兩 省 通 懼

This is one of the most notable arch-ways through which the inter-provincial trade has been carried on for ages past. At the time when I crossed from Sheong Shan to Yuh-Shan, the river ports of Hankau, Kiukiang, Wuhu and Chinkiang were not opened to foreign trade and steam-boats had not come in to play their part in the carrying trade of the interior of China. This magnificent thoroughfare was crowded with thousands of porters bearing merchandise of all kinds to and fro — exports and imports for distribution. It certainly presented an interesting sight to the traveller, as well as a profound topic of contemplation to a Chinese patriot.

The opening of the Yangtze River, which is navigable as far as Kingchau, on the borders of Szechwan province, commanding the trade of at least six or seven provinces along its whole course of nearly three thousand miles to the ocean, presents a spectacle of unbounded possibilities for the amelioration of nearly a third of the human race, if only the grasping ambition of the West will let the territorial integrity and the independent sovereignty of China remain intact. Give the people of China a fair chance to work out the problems of their own salvation, as for instance the solution of the labor question, which has been so radically disorganized and broken up by steam, electricity and machinery. This has virtually taken the breath and bread away from nine-tenths of the people of China, and therefore this immovable mass of population should be given ample time to recover from its demoralization.

To go back to my starting point at Kang Kow, the entrance to the river, two miles east of Hangchau, we set sail, with a fair wind, at five o'clock in the morning of the 15th of March, and in the evening at ten o'clock we anchored at a place named the “Seven Dragons,” after having made about one hundred miles during the day. The eastern shore in this part of the Tsientang River is evidently of red sandstone formation, for we could see part of the strata submerged in the water, and excavations of the stone may be seen strewn about on the shore. In fact, red sandstone buildings may be seen scattered about here and there. But the mountain about the Seven Dragons is picturesque and romantic.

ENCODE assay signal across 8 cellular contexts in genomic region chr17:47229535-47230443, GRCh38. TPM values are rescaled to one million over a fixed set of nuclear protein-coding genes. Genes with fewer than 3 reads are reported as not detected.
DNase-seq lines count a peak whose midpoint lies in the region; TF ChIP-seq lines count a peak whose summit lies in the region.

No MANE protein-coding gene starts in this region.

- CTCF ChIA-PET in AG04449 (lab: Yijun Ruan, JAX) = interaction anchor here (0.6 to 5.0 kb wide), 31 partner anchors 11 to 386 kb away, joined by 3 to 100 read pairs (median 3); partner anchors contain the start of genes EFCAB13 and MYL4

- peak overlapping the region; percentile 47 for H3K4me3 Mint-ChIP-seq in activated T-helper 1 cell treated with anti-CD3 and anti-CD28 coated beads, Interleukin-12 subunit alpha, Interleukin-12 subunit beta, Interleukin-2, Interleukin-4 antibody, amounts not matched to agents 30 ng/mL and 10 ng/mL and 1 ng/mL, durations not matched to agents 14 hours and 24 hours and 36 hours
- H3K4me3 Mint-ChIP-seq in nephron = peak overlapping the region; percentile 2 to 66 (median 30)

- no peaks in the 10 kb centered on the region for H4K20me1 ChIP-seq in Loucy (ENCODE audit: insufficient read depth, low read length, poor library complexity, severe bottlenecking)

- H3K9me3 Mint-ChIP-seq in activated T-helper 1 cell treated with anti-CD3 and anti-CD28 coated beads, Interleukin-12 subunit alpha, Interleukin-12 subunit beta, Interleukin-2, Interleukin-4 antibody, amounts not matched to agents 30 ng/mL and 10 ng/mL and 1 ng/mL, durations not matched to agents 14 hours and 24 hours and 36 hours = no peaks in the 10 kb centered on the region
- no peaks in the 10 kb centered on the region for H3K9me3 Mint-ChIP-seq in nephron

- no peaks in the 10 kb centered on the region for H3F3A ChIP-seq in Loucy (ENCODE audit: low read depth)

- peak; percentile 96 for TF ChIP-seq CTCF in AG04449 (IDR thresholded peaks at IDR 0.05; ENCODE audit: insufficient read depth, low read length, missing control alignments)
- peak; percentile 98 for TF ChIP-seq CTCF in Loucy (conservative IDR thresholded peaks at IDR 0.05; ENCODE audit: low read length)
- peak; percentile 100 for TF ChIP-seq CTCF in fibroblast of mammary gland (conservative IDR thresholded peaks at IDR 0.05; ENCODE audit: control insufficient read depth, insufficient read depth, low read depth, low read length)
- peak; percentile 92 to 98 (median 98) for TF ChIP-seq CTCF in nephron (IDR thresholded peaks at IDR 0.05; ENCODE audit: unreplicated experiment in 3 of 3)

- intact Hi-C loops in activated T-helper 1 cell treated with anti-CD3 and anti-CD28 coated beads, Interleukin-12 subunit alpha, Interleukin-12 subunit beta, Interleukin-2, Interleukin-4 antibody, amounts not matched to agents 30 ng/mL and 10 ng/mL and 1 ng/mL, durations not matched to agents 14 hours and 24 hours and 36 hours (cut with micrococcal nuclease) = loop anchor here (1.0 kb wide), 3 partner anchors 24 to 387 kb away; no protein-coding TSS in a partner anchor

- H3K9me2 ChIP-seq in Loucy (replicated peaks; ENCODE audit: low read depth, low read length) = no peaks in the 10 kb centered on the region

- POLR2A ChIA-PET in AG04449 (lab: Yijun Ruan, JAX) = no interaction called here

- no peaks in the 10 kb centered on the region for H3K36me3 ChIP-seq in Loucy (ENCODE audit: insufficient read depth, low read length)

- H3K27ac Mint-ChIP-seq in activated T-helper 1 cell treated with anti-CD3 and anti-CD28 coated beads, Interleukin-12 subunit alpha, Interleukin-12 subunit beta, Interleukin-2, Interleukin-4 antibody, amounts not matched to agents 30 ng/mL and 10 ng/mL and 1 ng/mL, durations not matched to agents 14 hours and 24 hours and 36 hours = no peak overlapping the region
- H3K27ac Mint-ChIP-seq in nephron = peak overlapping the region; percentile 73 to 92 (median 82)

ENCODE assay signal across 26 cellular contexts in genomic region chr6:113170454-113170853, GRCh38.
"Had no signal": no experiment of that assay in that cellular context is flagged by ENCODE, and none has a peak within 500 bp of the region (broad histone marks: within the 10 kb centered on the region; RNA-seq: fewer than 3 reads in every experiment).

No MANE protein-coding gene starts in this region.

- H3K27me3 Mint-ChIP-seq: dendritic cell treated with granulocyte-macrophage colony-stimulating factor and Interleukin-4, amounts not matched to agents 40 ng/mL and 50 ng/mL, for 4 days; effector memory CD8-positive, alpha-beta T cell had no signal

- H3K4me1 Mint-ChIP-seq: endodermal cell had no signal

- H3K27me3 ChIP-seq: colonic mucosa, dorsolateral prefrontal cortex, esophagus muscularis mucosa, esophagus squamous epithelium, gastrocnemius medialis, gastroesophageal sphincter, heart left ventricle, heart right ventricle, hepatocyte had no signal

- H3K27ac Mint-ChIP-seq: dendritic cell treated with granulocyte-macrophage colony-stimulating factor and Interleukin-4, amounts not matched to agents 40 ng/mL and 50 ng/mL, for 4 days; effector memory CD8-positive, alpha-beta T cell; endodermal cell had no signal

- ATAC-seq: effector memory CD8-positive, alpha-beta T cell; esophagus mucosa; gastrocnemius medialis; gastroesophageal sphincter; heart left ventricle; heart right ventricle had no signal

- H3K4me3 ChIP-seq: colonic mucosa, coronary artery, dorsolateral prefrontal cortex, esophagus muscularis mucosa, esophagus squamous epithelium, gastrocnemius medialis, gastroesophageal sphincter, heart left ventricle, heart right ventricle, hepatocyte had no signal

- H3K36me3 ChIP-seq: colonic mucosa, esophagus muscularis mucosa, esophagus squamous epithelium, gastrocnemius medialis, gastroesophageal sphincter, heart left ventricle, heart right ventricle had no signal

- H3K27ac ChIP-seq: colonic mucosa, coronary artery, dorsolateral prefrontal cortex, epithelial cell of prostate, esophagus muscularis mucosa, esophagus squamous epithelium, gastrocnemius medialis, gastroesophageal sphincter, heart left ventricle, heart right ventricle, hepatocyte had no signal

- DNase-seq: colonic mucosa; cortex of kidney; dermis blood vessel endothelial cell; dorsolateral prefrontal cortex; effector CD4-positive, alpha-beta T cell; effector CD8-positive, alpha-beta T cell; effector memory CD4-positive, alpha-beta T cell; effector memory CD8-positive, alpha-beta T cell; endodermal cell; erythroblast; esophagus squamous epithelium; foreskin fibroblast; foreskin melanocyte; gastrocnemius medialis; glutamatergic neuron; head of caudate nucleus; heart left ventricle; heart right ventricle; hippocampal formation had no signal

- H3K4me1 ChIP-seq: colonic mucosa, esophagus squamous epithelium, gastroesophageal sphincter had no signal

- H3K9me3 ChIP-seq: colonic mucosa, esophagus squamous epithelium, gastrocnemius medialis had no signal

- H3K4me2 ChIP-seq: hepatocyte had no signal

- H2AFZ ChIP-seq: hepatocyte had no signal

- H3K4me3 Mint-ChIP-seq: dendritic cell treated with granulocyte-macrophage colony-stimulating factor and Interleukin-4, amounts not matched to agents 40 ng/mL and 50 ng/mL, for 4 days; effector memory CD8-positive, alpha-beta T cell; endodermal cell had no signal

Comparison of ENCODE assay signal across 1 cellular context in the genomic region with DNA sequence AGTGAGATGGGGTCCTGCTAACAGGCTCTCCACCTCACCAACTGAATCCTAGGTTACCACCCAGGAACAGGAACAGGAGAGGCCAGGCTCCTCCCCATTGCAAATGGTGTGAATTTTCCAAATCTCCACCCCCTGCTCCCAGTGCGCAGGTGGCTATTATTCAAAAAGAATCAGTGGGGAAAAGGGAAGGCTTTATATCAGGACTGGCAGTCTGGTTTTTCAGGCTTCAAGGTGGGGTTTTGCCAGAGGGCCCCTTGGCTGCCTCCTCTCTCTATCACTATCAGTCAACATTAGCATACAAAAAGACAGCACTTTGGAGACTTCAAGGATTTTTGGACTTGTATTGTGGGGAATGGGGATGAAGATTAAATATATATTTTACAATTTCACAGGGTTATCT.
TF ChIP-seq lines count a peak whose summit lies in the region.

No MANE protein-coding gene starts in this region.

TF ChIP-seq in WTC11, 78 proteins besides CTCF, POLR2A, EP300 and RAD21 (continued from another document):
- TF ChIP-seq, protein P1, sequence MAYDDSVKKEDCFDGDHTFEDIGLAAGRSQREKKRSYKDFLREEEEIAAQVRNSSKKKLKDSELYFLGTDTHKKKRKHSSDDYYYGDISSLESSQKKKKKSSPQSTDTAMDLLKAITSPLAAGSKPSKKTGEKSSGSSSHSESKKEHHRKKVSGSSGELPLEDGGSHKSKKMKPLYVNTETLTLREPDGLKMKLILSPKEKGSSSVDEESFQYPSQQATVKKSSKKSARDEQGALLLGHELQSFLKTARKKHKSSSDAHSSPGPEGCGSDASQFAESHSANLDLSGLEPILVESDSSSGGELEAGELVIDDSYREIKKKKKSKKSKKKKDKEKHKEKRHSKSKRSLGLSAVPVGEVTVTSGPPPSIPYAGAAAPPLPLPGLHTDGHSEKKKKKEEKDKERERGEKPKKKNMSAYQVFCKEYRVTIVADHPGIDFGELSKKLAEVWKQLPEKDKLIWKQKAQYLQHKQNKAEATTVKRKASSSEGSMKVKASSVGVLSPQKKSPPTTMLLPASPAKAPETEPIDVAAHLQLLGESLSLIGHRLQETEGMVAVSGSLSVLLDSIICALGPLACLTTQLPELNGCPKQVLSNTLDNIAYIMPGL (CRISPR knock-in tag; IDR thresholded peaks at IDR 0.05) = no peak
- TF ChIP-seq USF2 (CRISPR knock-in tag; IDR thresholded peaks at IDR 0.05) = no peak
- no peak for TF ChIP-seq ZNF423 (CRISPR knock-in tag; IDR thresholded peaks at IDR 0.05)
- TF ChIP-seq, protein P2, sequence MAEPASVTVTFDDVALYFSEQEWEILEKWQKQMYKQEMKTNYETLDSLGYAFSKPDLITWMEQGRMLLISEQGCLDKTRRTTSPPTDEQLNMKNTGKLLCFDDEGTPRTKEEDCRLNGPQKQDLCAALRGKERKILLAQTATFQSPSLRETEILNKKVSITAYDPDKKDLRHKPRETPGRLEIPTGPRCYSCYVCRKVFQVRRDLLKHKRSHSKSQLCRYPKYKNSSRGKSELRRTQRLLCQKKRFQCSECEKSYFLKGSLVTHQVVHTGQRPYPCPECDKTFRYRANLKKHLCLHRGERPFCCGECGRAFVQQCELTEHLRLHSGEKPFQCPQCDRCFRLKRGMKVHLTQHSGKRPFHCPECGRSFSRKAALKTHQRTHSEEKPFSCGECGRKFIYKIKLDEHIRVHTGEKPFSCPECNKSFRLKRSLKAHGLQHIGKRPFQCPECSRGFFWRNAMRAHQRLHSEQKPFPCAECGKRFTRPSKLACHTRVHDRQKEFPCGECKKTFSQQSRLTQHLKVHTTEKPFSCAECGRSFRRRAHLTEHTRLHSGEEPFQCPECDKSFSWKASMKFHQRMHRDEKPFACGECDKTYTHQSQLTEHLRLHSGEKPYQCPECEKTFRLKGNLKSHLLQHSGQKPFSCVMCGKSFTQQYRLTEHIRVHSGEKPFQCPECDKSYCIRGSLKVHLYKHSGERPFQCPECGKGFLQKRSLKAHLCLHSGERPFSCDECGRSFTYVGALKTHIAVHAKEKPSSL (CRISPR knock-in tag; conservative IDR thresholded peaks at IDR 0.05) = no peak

Early the next day, we again started, but the rain poured down in torrents. We kept on till we reached the town of Lan Chi and came to anchor in the evening, after having made about forty miles. This is the favorite entrepôt where the Hupeh and Hunan congou teas were brought all the way from the tea districts of these provinces, to be housed and transhipped to Shanghai via Hangchau. Lan Chi is an entrepôt of only one street, but its entire length is six miles. It is famous for its nice hams, which are known all over China. On account of the incessant rain, we stopped half a day at Lan Chi. In the afternoon the sky began to clear and at twelve o'clock in the night we again started and reached the walled city of Ku Chow, which was besieged by the Taiping rebels in March, 1858, just a year before; after four months' duration the siege was raised and no great damage was done. We put up in an inn for the night. Ku Chow is a departmental city of Chêhkiang and is about thirty miles distant from Sheong Shan, already mentioned in connection with Yuh-Shan. We were delayed by the Custom House officials, as well as on account of the scarcity of porters and chair-bearers to take us over to Sheong Shan. We arrived at Yuh-Shan from Sheong Shan by chair in the evening. We put up in an inn for the night, having first engaged fishing boats to take us to the city of Kwangshun, thirty miles from Yuh-Shan, the next morning. After reaching Yuh-Shan, we were in Kiangsi territory, and our route now lay in a west by north direction, down stream towards the Po Yang Lake, whose southern margin we passed, and reached Nan Cheong, the capital of Kiangsi province. The city presented a fine outward appearance. We did not stop long enough to go through the city and see its actual condition since its evacuation by the rebels.

Our route from Nan Cheong was changed in a west by south direction, making the great entrepôt of Siang Tan our final goal. In this route, we passed quite a number of large cities that had nothing of special importance, either commercially or historically, to relate. We passed Cheong Sha, the capital of Hunan, in the night. We arrived at Siang Tan on the morning of the 15th of April. Siang Tan is one of the noted entrepôts in the interior of China and used to be the great distributing center of imports when foreign trade was confined to the single port of Canton. It was also the emporium where the tea and silk goods of China were centered and housed, to be carried down to Canton for exportation to foreign countries. The overland transport trade between Siang Tan and Canton was immense. It gave employment to at least one hundred thousand porters, carrying merchandise over the Nan Fung pass, between the two cities, and supported a large population along both sides of the thoroughfare. Steam, wars and treaties of very recent dates have not only broken up this system of labor and changed the complexion of the whole labor question throughout China, but will also alter the economical, industrial and political conditions of the Chinese Empire during the coming years of her history.